Patient Satisfaction and the Human Side of Health Care

Nurse talking with senior male patient in hospital bed.

It’s a given that hospitals value patient safety. But what about patient satisfaction? Providing positive patient experiences is now a top strategic priority among hospitals in the United States, according to a report by the Vocera Experience Innovation Network. Understanding the context of patient satisfaction is crucial for the success of health care leaders seeking to improve their operations.

Assessing the Quality of Care

The standard method for hospitals to assess their quality of care is the Hospital Consumer Assessment of Healthcare Providers and Systems (HCAHPS) survey. Provided to patients at the end of their care experience, the survey’s purpose is to offer a metric of care that is both standardized and publicly available. First designed around the turn of the 21st century, the survey was developed through an extensive process of testing, consumer focus groups, literature and cognitive reviews, and field tests. Composed of 32 questions, the survey covers nine key topics:

  • Communication with doctors
  • Communication with nurses
  • Responsiveness of hospital staff
  • Pain management
  • Communication about medicines
  • Discharge information
  • Cleanliness of the hospital environment
  • Quietness of the hospital environment
  • Transition of care

The HCAHPS survey is not just useful for assessing care. According to API Healthcare, 25 percent of hospitals with the highest HCAHPS scores were also the most profitable. Ultimately, the survey offers valuable data regarding the strengths and weaknesses of health care operations and provides leaders with insight as to how to improve.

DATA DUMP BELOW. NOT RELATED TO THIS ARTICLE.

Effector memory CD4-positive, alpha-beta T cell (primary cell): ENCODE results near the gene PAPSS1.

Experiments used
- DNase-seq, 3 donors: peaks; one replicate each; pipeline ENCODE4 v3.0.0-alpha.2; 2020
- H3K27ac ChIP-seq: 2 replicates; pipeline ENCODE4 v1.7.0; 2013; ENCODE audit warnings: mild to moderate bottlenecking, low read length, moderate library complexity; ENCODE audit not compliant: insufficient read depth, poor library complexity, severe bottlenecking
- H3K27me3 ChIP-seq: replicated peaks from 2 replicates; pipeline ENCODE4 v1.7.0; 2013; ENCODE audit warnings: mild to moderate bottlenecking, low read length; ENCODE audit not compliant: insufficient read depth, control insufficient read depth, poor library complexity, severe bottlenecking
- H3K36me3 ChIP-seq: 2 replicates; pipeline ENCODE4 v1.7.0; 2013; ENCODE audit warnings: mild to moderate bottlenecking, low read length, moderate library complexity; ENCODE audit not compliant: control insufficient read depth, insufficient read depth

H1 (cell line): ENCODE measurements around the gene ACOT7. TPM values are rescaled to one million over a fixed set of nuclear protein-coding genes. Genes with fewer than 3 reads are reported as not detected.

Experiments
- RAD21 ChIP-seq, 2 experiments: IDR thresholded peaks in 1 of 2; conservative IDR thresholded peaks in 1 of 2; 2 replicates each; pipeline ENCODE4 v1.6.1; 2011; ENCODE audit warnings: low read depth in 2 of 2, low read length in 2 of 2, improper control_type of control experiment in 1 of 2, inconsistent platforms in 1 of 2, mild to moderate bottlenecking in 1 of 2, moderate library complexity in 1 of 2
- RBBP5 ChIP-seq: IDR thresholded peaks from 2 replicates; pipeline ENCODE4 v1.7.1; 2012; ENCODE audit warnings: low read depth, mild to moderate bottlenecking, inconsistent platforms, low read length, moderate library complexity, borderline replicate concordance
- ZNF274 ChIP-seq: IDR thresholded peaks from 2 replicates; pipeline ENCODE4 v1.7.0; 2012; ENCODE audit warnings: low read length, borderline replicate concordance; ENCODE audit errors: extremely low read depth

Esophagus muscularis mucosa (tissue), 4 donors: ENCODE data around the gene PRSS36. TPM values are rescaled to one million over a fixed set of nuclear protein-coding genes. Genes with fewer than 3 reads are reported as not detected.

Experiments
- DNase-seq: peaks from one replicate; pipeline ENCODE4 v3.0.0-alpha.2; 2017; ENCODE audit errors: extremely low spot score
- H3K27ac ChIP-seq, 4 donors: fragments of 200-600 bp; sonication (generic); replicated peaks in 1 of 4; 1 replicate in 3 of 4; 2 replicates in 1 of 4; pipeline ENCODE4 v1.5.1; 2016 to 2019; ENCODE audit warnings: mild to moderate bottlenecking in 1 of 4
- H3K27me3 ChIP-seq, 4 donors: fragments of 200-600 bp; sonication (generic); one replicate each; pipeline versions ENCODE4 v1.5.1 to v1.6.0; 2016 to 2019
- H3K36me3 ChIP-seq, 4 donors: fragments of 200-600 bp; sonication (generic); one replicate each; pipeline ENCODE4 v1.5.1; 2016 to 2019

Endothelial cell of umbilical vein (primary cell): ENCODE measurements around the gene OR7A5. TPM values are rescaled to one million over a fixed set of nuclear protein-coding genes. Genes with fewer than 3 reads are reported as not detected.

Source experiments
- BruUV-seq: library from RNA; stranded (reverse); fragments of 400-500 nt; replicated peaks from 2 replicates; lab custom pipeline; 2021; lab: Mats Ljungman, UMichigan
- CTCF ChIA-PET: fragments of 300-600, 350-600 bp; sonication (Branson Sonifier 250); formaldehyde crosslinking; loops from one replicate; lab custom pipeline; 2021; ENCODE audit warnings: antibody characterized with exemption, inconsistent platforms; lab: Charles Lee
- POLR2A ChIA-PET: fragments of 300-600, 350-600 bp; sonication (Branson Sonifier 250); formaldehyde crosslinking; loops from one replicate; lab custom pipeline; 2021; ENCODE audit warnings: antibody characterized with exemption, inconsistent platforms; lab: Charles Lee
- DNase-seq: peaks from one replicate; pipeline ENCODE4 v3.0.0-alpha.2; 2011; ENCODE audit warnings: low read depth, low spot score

Improving Patient Satisfaction

For the HCAHPS survey to prove meaningful, health care providers must be willing to act on the data they obtain. The benefits of patient satisfaction are many. Some include:

  • Healthier patients and better health outcomes
  • Patient retention
  • Improvement in organizational reputation
  • Successful relationships with accreditation and regulatory agencies
  • Reduced business costs

For patient satisfaction to effectively improve, hospital leaders must actively work to encourage a collective culture of engagement within their organizations. There are a number of ways to do this.

Encourage Physician Empathy

A study done at Massachusetts General Hospital Department of Orthopaedic Surgery demonstrated that out of 112 new patients, 65 percent of patient satisfaction was attributed to physician empathy. By engaging in activities such as offering a quality bedside manner, asking open-ended questions, demonstrating face-to-face engagement and actively listening to concerns, doctors were able to make their patients feel personally cared for. Institutions looking to improve patient satisfaction can train their physicians to adopt similar behavior.

Understand Patient Needs

A gap often exists between what health care providers believe their patients want and what the patients actually value. Dr. James Merlino, who served as chief experience officer of the Cleveland Clinic, lists several elements that have statistically been found as the most and least important to patients:

Most Important

  • Caring staff
  • Doctors concerned about patient comfort
  • Doctors explained things
  • Information for self-care at home
  • Doctors kept patients informed
  • Nurses kept patients informed

Least Important

  • Wait time of staff notice
  • Courtesy taking insurance
  • Easy to provide insurance
  • Waiting area comfort
  • Radiology staff courtesy
  • Personal insurance privacy